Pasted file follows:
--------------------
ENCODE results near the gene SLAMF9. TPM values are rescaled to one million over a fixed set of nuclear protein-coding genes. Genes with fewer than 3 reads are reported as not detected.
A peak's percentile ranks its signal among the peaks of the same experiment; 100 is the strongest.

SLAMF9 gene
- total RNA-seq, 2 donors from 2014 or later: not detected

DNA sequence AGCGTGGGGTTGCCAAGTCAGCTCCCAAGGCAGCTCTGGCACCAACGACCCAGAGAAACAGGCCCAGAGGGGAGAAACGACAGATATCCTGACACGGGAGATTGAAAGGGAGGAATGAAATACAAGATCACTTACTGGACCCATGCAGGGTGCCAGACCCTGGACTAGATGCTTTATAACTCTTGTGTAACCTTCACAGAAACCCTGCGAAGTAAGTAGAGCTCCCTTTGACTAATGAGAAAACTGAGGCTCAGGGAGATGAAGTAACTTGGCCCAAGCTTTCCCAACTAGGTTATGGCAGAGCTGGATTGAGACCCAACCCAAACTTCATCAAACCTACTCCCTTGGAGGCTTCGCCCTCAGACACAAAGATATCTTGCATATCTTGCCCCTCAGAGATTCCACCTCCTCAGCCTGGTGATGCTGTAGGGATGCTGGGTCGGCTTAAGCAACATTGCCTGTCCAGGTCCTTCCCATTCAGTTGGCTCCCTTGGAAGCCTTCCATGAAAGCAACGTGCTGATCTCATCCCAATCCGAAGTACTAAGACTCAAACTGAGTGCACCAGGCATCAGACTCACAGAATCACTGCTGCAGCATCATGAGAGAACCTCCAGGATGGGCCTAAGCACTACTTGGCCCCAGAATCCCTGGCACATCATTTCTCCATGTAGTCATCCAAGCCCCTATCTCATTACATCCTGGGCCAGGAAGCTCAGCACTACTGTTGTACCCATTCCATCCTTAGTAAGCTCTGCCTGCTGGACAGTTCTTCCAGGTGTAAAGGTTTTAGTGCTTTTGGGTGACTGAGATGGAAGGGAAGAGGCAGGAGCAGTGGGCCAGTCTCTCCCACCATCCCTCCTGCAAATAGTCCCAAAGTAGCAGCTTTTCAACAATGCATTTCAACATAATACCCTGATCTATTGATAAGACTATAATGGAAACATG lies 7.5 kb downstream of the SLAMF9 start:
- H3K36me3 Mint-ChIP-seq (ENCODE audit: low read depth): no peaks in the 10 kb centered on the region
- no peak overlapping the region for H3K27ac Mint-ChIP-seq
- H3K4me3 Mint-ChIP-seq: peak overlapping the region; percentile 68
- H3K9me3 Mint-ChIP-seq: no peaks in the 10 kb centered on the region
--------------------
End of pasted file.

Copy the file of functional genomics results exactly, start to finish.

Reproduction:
ENCODE results near the gene SLAMF9. TPM values are rescaled to one million over a fixed set of nuclear protein-coding genes. Genes with fewer than 3 reads are reported as not detected.
A peak's percentile ranks its signal among the peaks of the same experiment; 100 is the strongest.

SLAMF9 gene
- total RNA-seq, 2 donors from 2014 or later: not detected

DNA sequence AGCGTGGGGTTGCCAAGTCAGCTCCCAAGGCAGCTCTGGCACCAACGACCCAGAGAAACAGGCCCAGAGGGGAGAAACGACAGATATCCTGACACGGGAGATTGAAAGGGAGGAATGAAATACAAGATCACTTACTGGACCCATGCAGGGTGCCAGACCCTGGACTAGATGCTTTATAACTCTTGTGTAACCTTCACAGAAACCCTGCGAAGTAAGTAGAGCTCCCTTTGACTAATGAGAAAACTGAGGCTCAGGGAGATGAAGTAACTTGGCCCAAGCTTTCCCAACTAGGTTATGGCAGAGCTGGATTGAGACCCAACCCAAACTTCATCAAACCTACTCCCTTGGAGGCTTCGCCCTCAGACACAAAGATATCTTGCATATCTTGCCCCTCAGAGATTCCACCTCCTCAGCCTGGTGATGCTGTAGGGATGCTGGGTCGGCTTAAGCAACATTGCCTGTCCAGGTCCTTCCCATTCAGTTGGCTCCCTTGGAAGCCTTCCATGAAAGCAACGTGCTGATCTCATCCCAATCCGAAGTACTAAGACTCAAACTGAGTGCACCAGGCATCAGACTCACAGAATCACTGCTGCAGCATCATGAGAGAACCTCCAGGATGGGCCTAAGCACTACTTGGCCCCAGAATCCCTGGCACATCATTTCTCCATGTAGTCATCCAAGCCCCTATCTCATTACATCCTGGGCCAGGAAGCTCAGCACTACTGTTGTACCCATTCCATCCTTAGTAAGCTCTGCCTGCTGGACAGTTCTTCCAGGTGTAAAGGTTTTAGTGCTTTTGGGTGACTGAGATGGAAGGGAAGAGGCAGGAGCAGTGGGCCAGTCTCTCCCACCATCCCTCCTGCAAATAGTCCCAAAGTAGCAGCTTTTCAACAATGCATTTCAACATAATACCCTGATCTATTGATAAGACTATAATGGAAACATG lies 7.5 kb downstream of the SLAMF9 start:
- H3K36me3 Mint-ChIP-seq (ENCODE audit: low read depth): no peaks in the 10 kb centered on the region
- no peak overlapping the region for H3K27ac Mint-ChIP-seq
- H3K4me3 Mint-ChIP-seq: peak overlapping the region; percentile 68
- H3K9me3 Mint-ChIP-seq: no peaks in the 10 kb centered on the region